NST106-Lec5 - Lecture 5: Carbohydrates 2 Disaccharides:...

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Unformatted text preview: Lecture 5: Carbohydrates 2 Disaccharides: Sucrose Structure, Properties, Significance, Production Polysaccharides: Starch Significance, Uses High Fructose Corn Syrup Science & technology of production Sucrose: α-D-glucose(1-2)β-D-fructose Raffinose family oligosaccharides (RFO) Sucrose homologues = raffinose family oligosaccharides: found in legumes (soybean, kidney bean, red bean, pinto,etc) Raffinose (trisaccharide) α-D-gal(1-6)α-D-glucose(1-2)β-D-fructose Stachyose (tetrasaccharide) α-D-gal(1−6)α-D-gal(1-6)α-D-glucose(1-2)β-Dfructose Undigestible: we don’t have α−galactosidase, RFOs end in lower GI tract fermented by bacteria gas (flatulence) Sucrose: Properties Structure: head-to-head (anomeric C1 of glucose to anomeric C2 of fructose) linkage – nonreducing Hydrolyzed by sucrase in the human small intestines Daily per capita consumption in the US: 160 g Sources of sucrose in the US: Sugar cane (Hawaii, Louisiana, mostly imported – Carribean, Indonesia, Malaysia, Philippines, etc) Sugar beets (Idaho, Montana) Sources of sucrose Sugar cane (70%) Sugar beet (30%) Sugar cane plantations Sugar production is tied up with history and culture of many countries Sugar production extraction evaporation filtration evaporation Sugar cane --- juice (12% sucrose)----- clarified juice--------syrup (30% solids) --------- 95% solids molasses (raw or 1st) centrifugation crystals (raw sugar muscovado) Raw sugar – exported to mainland US (i.e. California C&H) for further processing molasses (2nd) redissolved in water centrifugation white sugar Brown sugar and molasses Brown sugar: 2 forms Raw sugar (muscovado) White sugar mixed with 2nd molasses (More minerals than white sugar) Molasses: 2 forms – raw (1st) and 2nd molasses 2nd molasses – sold in US 24% water 65% sucrose (non-crystallizable) rich in minerals - 8% ash, Fe, K, etc (check USDA NDL data base) K = 1063 –2927 mg/100g potato = 600 mg/100g banana = 400 mg/100g Sucrose and other sweeteners Sweetener Sucrose Glucose Fructose Galactose Invert sugar Lactose Maltose Xylose Xylitol Aspartame Saccharin Cyclamates Relative sweetness (5% solution) 1.0 0.58 1.3 0.4-0.6 0.85-1.0 0.2-0.3 0.3-0.5 0.59 1.01 200 20,000-70,000 3000-8,000 Various forms of sucrose as food ingredients Table sugar – white or brown Confectionery sugar – crystals that are ground to very fine powder + 3% corn starch to prevent caking Liquid sugar – dissolved in water – easier to handle than crystal sugar (very soluble, hydrophilic) –shipped in large tanks Syrups (concentrated liquid) – used in pancakes, etc., no need for refrigeration, aw is low (0.65 – 0.75) brown sugar sugar cube liquid sugar Polysaccharides: STARCH Big picture (other polysaccharides): Plant seeds: Starch, cellulose, hemicellulose, pectin Plant exudates: gum arabic, gum tragacanth Seed galacturonans: guar gum, locust bean Seaweed: carageenan, algin Animal: glycogen Starch Unique among carbohydrates – chemical, physical and nutritional properties set it apart from other CHO Plant biology: predominant food reserve in plants Nutritional significance: provides 80% of dietary calories in humans worldwide rice is the staple food of half of the world’s population, eaten by about 3B people starch and starch hydrolysis products make up most of the digestible CHO in the human diet Sources and uses of commercial starches ► Cereal grains: corn, wheat, rice ► Tubers/roots: potato, tapioca (cassava), taro ► Food (functional) uses: natural and modified starches have enormous number of uses: thickening, binding, dusting, film forming, gelling, glazing Chemical structure of starch: amylose and amylopectin Amylose (linear chain) MW ~ 106 Common starch ~25% amylose High amylose starch ~50%, ~70-75% amylose (by plant breeding) Axial-equatorial link of α1-4 gives amylose righthanded helix shape, some branches ~0.4% Iodine test – helix structure allows I2 to be trapped inside –giving blue color- used to test presence of amylose in starch solution Amylopectin (branched chain) MW ~ 107 – 5 X108 Some of the largest molecules in nature Common starch: 75% amylopectin Waxy corn: 100% amylopectin 4-5% α(1-6)linkage with 20-25 glucose units One reducing end per molecule No helical structure (branching disrupts helical structure) Iodine test: add I2 –purplish color- less I2 trapped inside structure Biosynthesis of starch As starch is synthesized –deposited in the amyloplasts - grow concentrically to form granules – unique shapes and sizes for each of the cereal grains Under polarizing microscope –granules exhibit birefringence- refraction of light in 2 different directions rainbow colors Indicates some crystalline structure or highly ordered structure – crystalline structure is ~35-40% of total structure High Fructose Corn Syrup (HFCS) HFCS – now a dominant sweetener in the US and has replaced sucrose in soft drinks, biggest use of sugar in this country. The trend has affected the economies of sugar exporting countries who were dependent on the US as a major market. (23B lbs of sugar/yr) Science and Technology of HFCS Production - Steps 1. Acid-enzyme conversion method: (DE = dextrose (glucose) equivalent) HCl 0.12%, 140oC Corn starch -----------------neutralization,filtration α-amylase DE 45-50 corn syrup DE 62 corn syrup --------------------------------2. Enzymatic conversion α-amylase, β-amylase, glucoamylase Corn syrup DE 62 ------------------- DE 95-98 “glucose” 3. Isomerization (key technology) immobilized glucose isomerase DE 95-98 ----------- glucose (58%) + fructose (42%) equilibrium mixture 4. Equilibrium mixture is passed through chromatography (binds fructose), fructose is recovered and added back to “equilibrium mixture” to get HFCS Final fructose content varies: Typical HFCS 55% fructose (soft drink sweetener) 90% fructose (general sweetener) Commercially Available HFCS Relative sweetness Equilibrium mixture (Glucose 58%, fructose 42%) 55% Fructose (Glucose 45%, fructose 55%) 90% Fructose (Glucose 10%, fructose 90%) 1.00 1.05 1.40 Enzymes used in HFCS production Specificities: α-amylase – an endoamylase – cuts randomly within the oligosaccharide molecule starting from the non-reducing end smaller oligosaccharides β-amylase –exoamylase – cuts at the non-reducing end, one maltose (di-glucose) unit at a time maltose Glucoamylase –exoamylase – cuts one glucose unit at a time at non-reducing end glucose Teamwork! Products of α-amylase become substrates for βamylase and glucoamylase. Immobilized glucose isomerase – converts glucose glucose + fructose - immobilization is a key technology that allowed continuous production of HFCS Immobilized Enzyme (IE) Technology IE = enzyme immobilized on to a solid support through which the substrate is passed continuously and converted to products (p.504-509 Fennema) Advantages: Allows continuous output of products Control of reaction rate by regulating flow rate To stop reaction, enzyme is easily removed from rxn mixture Product is not contaminated with enzyme Usually, IE is more stable than soluble enzyme Ways of immobilizing: Covalent attachment to solid support Entrapment in a gel matrix (cellulose, agar) Adsorption to insoluble matrix Intermolecular cross-linking of enzymes to form insoluble matrix Use of immobilized glucose isomerase in the production of HFCS is the largest and most successful use of IE - a technology that has affected the economies of sugar producing countries and continues to change significantly the sweetener market in the US ...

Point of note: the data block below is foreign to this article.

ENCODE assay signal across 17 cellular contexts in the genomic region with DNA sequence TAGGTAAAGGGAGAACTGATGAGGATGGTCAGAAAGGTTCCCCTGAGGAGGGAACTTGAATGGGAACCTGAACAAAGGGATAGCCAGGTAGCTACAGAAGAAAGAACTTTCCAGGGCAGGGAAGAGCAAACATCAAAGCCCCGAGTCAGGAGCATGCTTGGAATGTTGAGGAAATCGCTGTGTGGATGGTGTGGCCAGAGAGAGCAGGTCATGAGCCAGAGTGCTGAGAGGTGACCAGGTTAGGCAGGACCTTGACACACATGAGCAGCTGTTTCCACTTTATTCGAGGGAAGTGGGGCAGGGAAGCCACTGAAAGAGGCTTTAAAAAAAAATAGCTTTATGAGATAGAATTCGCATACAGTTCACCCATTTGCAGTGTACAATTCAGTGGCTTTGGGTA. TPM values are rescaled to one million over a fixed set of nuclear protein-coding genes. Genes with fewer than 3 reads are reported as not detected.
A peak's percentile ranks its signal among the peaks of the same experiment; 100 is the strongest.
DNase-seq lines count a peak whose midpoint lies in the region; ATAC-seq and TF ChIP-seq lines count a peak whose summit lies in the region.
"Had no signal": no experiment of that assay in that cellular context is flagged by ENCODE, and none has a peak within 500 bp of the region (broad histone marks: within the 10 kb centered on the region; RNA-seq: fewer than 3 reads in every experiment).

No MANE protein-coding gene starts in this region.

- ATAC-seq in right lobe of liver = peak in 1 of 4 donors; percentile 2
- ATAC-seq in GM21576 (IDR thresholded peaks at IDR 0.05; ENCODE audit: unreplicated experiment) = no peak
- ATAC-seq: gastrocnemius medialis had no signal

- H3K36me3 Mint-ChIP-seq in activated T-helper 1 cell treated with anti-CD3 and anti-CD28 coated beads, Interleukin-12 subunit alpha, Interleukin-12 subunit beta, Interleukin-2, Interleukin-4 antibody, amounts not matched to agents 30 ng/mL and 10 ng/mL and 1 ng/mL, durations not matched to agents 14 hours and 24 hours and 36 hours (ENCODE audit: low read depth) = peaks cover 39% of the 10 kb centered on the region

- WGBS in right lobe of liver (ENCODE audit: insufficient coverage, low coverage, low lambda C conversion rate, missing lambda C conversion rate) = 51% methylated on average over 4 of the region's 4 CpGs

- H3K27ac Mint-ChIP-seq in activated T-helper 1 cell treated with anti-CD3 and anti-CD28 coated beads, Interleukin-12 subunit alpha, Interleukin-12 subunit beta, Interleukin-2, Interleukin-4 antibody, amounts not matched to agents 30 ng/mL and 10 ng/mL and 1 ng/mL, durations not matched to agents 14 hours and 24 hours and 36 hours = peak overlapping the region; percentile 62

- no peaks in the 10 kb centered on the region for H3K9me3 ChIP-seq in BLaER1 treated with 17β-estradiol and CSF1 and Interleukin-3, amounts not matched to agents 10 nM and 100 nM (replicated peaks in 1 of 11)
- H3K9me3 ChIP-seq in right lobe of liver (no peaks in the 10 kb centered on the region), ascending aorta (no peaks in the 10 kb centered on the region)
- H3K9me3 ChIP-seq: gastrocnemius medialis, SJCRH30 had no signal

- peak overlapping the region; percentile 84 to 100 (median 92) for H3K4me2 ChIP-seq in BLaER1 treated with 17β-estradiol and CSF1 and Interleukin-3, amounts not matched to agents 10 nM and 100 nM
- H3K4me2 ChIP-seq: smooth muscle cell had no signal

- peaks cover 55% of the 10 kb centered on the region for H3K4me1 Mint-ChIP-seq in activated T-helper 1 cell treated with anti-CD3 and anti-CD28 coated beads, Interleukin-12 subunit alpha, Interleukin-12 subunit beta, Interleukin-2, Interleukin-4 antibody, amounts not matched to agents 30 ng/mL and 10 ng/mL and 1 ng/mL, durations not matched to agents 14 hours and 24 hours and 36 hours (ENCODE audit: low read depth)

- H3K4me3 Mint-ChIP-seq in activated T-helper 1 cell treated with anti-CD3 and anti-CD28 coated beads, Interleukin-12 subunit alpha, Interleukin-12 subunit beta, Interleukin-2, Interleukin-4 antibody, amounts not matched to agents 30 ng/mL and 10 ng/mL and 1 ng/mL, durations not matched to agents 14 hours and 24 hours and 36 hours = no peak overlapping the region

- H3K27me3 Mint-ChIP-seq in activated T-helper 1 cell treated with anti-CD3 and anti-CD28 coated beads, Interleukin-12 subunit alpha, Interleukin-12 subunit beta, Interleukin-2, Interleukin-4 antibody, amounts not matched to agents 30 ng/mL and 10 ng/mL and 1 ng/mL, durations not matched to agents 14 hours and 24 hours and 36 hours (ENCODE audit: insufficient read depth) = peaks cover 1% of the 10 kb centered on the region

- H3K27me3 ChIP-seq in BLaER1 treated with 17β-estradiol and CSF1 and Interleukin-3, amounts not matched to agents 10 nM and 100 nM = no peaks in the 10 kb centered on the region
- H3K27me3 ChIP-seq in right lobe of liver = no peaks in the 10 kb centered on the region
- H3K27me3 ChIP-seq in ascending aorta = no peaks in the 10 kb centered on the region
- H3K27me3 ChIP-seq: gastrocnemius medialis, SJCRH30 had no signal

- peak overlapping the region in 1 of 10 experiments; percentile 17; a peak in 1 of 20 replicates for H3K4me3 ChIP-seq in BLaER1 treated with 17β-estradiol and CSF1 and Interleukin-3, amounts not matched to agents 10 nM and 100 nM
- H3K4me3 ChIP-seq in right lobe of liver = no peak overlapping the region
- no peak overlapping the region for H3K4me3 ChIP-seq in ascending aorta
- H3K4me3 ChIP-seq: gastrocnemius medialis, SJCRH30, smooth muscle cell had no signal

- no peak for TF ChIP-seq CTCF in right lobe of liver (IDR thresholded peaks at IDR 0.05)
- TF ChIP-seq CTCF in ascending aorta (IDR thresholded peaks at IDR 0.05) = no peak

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This note was uploaded on 10/01/2008 for the course NUTRITIONA 106 taught by Professor Delum during the Spring '08 term at University of California, Berkeley.